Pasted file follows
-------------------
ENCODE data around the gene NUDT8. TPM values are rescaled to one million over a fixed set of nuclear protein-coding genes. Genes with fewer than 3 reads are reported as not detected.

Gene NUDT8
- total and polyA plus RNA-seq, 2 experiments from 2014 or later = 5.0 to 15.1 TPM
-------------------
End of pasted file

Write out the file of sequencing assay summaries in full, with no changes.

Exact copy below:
ENCODE data around the gene NUDT8. TPM values are rescaled to one million over a fixed set of nuclear protein-coding genes. Genes with fewer than 3 reads are reported as not detected.

Gene NUDT8
- total and polyA plus RNA-seq, 2 experiments from 2014 or later = 5.0 to 15.1 TPM